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Ruiz-Rizzo, Adriana L. ORCID: 0000-0003-1467-0745; Neitzel, Julia; Müller, Hermann J.; Sorg, Christian; Finke, Kathrin (12. March 2018): Distinctive correspondence between separable visual attention functions and intrinsic brain networks. In: Frontiers in Human Neuroscience, Vol. 12, 89: pp. 1-15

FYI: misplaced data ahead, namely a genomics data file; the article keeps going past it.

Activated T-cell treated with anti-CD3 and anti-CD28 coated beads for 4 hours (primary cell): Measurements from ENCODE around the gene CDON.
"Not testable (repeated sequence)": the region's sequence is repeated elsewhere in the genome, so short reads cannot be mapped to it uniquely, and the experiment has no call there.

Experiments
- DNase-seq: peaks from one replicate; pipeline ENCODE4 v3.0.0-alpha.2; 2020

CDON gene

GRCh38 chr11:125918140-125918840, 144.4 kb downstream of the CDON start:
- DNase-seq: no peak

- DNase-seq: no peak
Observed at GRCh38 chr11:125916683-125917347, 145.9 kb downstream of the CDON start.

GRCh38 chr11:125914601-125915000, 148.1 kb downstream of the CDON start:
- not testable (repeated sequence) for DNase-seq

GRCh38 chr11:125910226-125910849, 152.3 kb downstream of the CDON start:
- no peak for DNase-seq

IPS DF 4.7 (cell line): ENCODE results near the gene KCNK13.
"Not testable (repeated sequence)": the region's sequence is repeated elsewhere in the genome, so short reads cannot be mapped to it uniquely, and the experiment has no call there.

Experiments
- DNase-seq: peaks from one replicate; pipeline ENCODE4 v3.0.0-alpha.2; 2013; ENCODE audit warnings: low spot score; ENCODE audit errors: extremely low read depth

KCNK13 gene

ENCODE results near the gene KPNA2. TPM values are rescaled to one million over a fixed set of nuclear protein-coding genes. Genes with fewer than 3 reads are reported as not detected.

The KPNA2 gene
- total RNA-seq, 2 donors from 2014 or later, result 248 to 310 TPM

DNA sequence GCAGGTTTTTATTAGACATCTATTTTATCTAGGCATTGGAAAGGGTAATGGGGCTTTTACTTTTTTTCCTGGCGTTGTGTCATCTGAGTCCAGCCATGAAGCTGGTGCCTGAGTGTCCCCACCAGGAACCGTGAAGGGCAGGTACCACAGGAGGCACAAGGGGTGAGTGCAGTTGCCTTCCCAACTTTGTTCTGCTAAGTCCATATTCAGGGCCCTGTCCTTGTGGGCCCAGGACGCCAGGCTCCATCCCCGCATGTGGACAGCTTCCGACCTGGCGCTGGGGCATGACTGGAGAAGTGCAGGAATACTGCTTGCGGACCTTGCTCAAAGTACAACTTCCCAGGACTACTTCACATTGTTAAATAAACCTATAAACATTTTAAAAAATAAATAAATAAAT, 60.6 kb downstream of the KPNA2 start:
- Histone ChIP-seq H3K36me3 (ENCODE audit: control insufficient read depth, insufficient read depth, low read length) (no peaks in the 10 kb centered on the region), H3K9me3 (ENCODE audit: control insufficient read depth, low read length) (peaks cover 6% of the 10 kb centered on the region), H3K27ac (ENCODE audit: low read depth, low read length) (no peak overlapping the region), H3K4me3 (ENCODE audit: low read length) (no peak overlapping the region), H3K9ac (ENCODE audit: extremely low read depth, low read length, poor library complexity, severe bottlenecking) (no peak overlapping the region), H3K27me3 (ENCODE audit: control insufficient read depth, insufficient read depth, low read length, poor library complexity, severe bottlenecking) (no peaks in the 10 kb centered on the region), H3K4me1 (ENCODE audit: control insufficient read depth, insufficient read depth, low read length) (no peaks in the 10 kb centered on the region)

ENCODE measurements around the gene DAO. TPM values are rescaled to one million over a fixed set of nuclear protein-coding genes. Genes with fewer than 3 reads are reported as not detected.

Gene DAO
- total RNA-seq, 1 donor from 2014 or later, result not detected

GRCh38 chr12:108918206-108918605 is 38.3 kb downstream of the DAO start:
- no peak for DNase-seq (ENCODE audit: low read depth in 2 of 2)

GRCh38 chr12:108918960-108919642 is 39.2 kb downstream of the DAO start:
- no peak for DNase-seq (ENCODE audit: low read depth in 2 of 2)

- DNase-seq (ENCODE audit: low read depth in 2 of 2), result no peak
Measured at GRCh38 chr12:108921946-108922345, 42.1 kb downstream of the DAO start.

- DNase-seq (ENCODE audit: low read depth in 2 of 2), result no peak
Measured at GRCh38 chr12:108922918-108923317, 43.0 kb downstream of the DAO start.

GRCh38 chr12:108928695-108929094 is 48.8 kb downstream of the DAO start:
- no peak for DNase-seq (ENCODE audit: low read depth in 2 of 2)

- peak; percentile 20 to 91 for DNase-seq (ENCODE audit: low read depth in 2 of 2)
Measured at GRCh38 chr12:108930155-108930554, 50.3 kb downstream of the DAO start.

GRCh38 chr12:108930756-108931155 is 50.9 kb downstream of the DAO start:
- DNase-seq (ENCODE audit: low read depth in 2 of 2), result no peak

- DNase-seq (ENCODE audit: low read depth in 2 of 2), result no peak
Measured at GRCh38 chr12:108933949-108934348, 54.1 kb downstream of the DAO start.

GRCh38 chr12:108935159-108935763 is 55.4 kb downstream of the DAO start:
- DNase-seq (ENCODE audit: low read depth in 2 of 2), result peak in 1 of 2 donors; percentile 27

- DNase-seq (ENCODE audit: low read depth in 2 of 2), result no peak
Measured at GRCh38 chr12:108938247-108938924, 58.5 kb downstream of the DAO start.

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Separable visual attention functions are assumed to rely on distinct but interacting neural mechanisms. Bundesen's "theory of visual attention" (TVA) allows the mathematical estimation of independent parameters that characterize individuals' visual attentional capacity (i.e., visual processing speed and visual short-term memory storage capacity) and selectivity functions (i.e., top-down control and spatial laterality). However, it is unclear whether these parameters distinctively map onto different brain networks obtained from intrinsic functional connectivity, which organizes slowly fluctuating ongoing brain activity. In our study, 31 demographically homogeneous healthy young participants performed whole-and partial-report tasks and underwent resting-state functional magnetic resonance imaging (rs-fMRI). Report accuracy was modeled using TVA to estimate, individually, the four TVA parameters. Networks encompassing cortical areas relevant for visual attention were derived from independent component analysis of rs-fMRI data: visual, executive control, right and left frontoparietal, and ventral and dorsal attention networks. Two TVA parameters were mapped on particular functional networks. First, participants with higher (vs. lower) visual processing speed showed lower functional connectivity within the ventral attention network. Second, participants with more (vs. less) efficient top-down control showed higher functional connectivity within the dorsal attention network and lower functional connectivity within the visual network. Additionally, higher performance was associated with higher functional connectivity between networks: specifically, between the ventral attention and right frontoparietal networks for visual processing speed, and between the visual and executive control networks for top-down control. The higher inter-network functional connectivity was related to lower intra-network connectivity. These results demonstrate that separable visual attention parameters that are assumed to constitute relatively stable traits correspond distinctly to the functional connectivity both within and between particular functional networks. This implies that individual differences in basic attention functions are represented by differences in the coherence of slowly fluctuating brain activity.